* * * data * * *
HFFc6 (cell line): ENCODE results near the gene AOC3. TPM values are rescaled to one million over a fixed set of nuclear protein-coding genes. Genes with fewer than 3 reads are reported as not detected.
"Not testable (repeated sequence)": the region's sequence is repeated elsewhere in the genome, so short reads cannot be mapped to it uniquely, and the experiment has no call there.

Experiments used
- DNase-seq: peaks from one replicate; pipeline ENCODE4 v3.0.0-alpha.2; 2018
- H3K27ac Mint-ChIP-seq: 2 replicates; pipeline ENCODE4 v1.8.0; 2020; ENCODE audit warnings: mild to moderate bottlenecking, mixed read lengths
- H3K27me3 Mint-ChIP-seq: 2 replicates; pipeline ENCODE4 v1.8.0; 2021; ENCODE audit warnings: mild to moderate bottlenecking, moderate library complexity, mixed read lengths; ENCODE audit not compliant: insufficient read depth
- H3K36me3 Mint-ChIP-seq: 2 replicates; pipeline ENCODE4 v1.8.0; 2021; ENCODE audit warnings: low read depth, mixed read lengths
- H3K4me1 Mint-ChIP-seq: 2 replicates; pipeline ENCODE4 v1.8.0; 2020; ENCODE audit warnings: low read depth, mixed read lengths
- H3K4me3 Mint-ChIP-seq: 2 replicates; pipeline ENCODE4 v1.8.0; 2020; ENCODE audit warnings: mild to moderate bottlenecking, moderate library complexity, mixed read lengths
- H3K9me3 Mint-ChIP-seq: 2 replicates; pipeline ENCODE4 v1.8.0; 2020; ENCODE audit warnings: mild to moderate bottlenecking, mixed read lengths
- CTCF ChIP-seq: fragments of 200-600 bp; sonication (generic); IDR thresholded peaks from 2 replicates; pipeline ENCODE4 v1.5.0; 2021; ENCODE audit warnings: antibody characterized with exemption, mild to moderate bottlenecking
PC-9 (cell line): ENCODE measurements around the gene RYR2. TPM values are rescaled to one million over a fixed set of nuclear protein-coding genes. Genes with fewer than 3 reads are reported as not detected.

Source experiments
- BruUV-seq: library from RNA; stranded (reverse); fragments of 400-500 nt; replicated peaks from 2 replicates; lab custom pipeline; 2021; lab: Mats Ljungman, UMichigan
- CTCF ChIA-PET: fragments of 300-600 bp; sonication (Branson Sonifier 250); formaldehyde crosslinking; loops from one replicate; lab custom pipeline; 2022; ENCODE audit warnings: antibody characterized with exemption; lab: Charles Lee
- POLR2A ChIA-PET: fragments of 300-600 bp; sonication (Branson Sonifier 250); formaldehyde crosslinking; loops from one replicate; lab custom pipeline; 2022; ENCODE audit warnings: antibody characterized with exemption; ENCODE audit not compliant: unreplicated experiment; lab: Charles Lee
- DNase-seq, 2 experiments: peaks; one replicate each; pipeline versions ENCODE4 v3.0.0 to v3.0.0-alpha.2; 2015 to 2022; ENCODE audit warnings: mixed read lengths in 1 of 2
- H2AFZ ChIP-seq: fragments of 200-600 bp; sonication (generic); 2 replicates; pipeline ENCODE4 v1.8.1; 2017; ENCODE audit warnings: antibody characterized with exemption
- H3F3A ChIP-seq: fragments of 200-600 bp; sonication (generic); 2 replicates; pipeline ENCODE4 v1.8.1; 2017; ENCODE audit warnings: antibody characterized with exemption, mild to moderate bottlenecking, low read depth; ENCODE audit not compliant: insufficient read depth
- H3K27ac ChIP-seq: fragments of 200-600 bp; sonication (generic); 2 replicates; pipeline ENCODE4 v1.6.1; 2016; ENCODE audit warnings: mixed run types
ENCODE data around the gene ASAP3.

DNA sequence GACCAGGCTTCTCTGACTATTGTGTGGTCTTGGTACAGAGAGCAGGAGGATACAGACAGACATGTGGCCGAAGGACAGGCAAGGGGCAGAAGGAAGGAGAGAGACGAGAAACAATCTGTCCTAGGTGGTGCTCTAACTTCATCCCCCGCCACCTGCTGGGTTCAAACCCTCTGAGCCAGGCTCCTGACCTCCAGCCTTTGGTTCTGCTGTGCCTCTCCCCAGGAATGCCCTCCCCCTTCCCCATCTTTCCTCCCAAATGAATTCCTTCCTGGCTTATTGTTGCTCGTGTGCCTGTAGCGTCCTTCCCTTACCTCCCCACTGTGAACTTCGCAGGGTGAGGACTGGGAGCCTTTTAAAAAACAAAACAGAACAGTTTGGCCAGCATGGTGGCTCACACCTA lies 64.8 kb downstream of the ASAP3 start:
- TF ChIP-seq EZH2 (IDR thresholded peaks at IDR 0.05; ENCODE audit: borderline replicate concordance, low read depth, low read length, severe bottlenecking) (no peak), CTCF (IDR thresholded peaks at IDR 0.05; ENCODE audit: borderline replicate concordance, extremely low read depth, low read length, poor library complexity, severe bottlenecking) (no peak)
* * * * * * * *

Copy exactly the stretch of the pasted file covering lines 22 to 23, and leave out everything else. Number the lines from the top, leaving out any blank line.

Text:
DNA sequence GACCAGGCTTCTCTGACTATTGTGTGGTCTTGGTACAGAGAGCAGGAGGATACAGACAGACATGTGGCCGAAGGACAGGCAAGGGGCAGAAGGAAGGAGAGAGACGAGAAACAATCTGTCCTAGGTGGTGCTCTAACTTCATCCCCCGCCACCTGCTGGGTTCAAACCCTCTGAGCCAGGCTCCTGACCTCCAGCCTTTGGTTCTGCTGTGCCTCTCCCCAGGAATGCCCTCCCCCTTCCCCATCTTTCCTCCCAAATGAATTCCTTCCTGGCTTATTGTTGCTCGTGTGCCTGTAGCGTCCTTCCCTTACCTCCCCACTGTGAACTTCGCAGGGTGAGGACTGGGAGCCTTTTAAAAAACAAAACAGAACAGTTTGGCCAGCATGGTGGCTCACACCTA lies 64.8 kb downstream of the ASAP3 start:
- TF ChIP-seq EZH2 (IDR thresholded peaks at IDR 0.05; ENCODE audit: borderline replicate concordance, low read depth, low read length, severe bottlenecking) (no peak), CTCF (IDR thresholded peaks at IDR 0.05; ENCODE audit: borderline replicate concordance, extremely low read depth, low read length, poor library complexity, severe bottlenecking) (no peak)